In 2010, a formal transition order-set was developed by the Diabetes Task Force Committee for use in non-cardiovascular surgery ICUs to aid in transitioning patients to a subcutaneous insulin regimen. This transition order set sought to standardize how patients are transitioned and aid physicians in selecting an insulin regimen. Based on their nutritional intake, a patient was transitioned onto one of two regimens. If requiring parenteral nutrition or continuous tube feeds, the patient transitioned to a twice daily injection of a long-acting insulin and correctional insulin. If tolerating an oral diet, the patient transitioned to a once daily injection of a long-acting insulin, scheduled prandial insulin, and correctional insulin. The amount of insulin was selected based on the insulin sensitivity factor calculated by the GlucommanderTM. Further investigation was warranted to evaluate the safety and efficacy of the new standardized transition order set with respect to blood glucose control after discontinuing the insulin infusion.
The study´s primary purpose was to determine the effectiveness of the new protocol with regards to blood glucose control up to 72 hours after discontinuation of the continuous insulin infusion (goal blood glucose <180 mg/dL). Secondary objectives included examining the frequency of hypoglycemic and hyperglycemic events in the sample. Hypoglycemia, per hospital protocol, was defined as blood glucose less than 70 mg/dL. Hyperglycemia was defined as blood glucose greater than 180 mg/dL. Patients transitioned using the new protocol had additional secondary objectives that included: the number of patients correctly transitioned per protocol and the amount of correctional insulin coverage needed.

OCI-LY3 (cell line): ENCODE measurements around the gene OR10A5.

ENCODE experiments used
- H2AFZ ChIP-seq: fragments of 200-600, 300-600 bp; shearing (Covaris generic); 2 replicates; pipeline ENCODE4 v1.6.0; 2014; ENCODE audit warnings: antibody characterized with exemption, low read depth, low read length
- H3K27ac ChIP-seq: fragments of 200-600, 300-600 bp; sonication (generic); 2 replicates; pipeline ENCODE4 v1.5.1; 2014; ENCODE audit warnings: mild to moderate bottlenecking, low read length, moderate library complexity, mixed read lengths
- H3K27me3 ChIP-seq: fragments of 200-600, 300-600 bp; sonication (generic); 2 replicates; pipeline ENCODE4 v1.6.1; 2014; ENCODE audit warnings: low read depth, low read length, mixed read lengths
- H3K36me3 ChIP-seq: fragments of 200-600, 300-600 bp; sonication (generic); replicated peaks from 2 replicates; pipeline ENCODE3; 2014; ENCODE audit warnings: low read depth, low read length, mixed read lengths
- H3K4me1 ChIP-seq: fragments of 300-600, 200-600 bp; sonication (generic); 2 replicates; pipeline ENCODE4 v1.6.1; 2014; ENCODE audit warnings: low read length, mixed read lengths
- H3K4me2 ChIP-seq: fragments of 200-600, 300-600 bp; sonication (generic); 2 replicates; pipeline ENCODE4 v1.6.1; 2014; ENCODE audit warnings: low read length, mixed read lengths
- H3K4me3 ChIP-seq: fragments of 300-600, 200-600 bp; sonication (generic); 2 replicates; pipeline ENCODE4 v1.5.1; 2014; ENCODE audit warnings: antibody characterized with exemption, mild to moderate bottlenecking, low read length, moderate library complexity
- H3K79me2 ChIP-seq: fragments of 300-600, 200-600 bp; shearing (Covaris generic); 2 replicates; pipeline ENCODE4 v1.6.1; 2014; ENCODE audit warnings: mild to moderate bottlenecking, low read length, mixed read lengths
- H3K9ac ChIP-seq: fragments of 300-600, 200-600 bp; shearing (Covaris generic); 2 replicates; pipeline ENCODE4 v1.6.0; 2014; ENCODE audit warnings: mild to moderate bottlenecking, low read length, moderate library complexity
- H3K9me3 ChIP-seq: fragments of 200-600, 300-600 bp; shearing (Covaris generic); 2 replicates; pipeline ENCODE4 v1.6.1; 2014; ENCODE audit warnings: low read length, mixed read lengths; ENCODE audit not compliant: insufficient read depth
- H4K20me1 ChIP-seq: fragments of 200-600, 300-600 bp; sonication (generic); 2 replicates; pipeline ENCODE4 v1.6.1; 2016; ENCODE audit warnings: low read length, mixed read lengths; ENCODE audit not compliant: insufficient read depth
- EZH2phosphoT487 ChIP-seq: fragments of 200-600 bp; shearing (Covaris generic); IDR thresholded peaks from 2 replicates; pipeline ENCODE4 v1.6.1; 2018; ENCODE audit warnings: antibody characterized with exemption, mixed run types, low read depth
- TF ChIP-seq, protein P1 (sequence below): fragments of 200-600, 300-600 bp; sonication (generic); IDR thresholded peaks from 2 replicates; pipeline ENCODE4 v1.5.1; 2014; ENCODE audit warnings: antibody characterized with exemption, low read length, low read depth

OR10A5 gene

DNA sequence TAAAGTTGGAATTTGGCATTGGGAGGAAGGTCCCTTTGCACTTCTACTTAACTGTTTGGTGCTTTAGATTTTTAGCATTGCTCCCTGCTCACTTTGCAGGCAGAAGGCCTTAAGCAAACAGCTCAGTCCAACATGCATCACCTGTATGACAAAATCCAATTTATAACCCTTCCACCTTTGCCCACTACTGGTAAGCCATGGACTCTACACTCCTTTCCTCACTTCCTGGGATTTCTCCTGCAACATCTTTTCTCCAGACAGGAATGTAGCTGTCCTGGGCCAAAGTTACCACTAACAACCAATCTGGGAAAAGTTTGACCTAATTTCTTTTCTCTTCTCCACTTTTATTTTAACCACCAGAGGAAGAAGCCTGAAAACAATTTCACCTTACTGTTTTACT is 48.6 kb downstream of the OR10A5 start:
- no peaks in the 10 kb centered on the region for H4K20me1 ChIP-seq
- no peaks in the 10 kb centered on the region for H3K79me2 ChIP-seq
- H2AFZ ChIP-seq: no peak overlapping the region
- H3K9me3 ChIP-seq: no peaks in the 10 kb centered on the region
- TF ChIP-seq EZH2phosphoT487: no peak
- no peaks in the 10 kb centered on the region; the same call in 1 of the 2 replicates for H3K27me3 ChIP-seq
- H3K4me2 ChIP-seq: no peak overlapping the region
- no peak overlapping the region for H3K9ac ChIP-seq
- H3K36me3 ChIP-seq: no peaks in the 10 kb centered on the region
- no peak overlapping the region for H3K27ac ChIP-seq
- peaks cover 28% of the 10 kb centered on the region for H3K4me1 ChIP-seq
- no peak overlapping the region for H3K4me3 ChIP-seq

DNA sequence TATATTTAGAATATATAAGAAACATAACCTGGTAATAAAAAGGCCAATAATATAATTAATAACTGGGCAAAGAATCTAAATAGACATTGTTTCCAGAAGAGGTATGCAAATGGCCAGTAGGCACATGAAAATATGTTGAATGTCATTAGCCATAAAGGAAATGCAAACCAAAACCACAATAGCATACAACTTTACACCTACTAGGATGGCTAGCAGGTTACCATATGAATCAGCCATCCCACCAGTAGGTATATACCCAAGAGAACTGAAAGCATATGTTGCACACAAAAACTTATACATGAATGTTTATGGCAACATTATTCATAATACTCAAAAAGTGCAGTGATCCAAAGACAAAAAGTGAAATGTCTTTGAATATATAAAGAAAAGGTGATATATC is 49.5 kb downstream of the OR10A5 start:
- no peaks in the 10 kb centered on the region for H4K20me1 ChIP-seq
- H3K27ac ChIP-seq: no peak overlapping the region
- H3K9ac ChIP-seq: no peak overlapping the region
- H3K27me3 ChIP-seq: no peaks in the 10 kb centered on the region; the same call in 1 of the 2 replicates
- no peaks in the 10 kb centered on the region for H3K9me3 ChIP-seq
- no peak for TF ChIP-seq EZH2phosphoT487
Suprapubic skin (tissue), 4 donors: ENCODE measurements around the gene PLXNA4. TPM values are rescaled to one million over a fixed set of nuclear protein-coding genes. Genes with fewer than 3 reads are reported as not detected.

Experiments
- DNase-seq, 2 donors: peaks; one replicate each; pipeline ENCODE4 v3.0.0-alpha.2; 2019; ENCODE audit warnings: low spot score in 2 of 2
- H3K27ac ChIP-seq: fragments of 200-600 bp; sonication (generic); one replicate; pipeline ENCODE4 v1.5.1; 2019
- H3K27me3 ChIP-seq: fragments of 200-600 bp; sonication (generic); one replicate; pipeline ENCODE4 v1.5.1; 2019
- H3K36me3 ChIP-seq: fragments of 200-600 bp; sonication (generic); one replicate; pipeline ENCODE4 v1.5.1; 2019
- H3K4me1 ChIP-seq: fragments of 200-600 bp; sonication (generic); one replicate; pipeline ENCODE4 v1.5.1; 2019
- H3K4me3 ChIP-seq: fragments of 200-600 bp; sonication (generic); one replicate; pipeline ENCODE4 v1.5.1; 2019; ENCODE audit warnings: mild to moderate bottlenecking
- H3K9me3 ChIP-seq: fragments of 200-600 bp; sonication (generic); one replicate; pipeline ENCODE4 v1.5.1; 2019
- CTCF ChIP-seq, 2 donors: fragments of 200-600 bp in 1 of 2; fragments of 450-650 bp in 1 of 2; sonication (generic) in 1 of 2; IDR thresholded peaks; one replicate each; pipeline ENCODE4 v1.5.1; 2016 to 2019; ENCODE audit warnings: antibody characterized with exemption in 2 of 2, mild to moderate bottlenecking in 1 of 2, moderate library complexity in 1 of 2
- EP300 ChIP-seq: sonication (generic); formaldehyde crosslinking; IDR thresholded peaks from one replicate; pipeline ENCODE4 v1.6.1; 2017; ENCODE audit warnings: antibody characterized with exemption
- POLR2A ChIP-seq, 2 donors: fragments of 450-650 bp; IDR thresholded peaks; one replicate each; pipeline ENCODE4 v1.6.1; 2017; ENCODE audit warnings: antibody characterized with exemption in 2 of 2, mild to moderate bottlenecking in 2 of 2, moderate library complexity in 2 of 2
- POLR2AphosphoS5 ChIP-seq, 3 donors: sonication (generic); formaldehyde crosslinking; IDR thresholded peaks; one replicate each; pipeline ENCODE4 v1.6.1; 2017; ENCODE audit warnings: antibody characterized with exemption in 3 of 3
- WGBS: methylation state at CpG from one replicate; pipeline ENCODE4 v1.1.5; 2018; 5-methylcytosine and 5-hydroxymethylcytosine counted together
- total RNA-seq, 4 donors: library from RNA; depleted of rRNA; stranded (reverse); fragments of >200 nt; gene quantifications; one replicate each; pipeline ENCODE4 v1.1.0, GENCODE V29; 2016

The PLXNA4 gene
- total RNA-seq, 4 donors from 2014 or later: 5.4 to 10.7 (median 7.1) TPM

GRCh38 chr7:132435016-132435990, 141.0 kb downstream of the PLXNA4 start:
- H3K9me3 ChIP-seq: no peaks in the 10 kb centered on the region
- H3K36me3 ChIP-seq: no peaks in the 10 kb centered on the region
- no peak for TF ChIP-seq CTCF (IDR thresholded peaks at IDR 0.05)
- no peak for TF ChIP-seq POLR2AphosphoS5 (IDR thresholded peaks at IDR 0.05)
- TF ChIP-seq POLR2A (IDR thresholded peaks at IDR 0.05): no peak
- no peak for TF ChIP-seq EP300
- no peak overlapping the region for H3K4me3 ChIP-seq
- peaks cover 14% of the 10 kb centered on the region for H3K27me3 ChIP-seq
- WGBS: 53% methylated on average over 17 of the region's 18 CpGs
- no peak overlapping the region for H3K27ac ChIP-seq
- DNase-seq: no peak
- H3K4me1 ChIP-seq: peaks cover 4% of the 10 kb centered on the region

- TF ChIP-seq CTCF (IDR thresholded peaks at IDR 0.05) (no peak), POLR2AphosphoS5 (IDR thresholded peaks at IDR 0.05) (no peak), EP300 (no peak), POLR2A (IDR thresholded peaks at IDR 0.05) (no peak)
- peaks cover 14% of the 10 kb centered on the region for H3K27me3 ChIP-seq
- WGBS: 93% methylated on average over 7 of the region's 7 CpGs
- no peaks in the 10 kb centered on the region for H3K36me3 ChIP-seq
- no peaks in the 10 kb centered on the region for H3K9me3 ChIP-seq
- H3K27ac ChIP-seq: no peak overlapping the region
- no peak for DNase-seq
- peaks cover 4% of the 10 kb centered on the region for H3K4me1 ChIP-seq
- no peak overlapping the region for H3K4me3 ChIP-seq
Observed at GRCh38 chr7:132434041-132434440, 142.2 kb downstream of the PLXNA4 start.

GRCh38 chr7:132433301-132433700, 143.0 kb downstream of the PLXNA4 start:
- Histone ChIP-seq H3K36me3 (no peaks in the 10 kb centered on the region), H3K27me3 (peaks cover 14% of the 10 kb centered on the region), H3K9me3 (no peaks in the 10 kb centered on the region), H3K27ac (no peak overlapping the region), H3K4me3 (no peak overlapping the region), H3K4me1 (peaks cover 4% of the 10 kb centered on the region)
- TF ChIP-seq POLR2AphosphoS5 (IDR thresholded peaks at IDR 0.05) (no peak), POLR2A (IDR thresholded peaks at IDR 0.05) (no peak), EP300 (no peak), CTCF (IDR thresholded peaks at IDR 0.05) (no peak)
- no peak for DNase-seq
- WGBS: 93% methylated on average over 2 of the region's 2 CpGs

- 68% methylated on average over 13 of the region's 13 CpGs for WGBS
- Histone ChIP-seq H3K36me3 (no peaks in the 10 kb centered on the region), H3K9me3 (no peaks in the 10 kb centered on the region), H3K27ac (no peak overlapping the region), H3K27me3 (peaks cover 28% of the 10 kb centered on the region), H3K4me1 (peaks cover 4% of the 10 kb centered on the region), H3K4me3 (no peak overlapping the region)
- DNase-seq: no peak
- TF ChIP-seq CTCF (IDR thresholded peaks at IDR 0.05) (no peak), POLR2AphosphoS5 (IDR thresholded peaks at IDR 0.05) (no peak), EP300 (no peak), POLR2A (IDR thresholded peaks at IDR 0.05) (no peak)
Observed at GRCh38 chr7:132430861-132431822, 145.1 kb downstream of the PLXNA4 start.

A retrospective study was conducted in a 633 bed, community hospital located in Georgia. The setting included four non-cardiovascular surgery ICUs. With approximately 76 ICU beds, the patients reviewed included both medical and surgical ICU.
Inclusion criteria consisted of the following: patients on the GlucommanderTM more than 24 hours, patients with a stable insulin sensitivity factor for more than four hours, and patients transitioning off of the continuous insulin infusion. Exclusion criteria included: patients treated for diabetic ketoacidosis, hyperglycemic hyperosmolar syndrome, or patients not transitioned using the transition order-set.
Ethics approval was obtained from the Institutional Review Board for the Protection of Human Subjects. Patients were identified via a secure, online database. One hundred patients requiring a continuous insulin infusion during hospitalization from September 2009 to December 2009 served as the prior to protocol group. The time frame was chosen based on the most current practices.
Following full implementation of the formal transition order-set another 100 patients requiring a continuous insulin infusion during his or her hospitalization from October 2010 to March 2011 were included. If the formal transition order-set was used, the patient was included. Patients transitioned using the formal transition order-set were further separated into those patients transitioned as the protocol recommended, referred to as "per protocol," and those transitioned different than the protocol recommended, referred to as "off protocol."
Baseline demographic data were collected in addition to, information on comorbidities, transition regimen, concurrent steroid therapy, nutrition, and blood glucose values for 72 hours after transitioning. Data were collected using a standardized data collection form.
Data were analyzed with descriptive and inferential statistics using SPSS for Windows Release 18.0. Statistical methods included frequencies, percentages, means, standard deviations, Kruskal-Wallis test, and Mann-Whitney U test. A p value of 0.05 was considered statistically significant.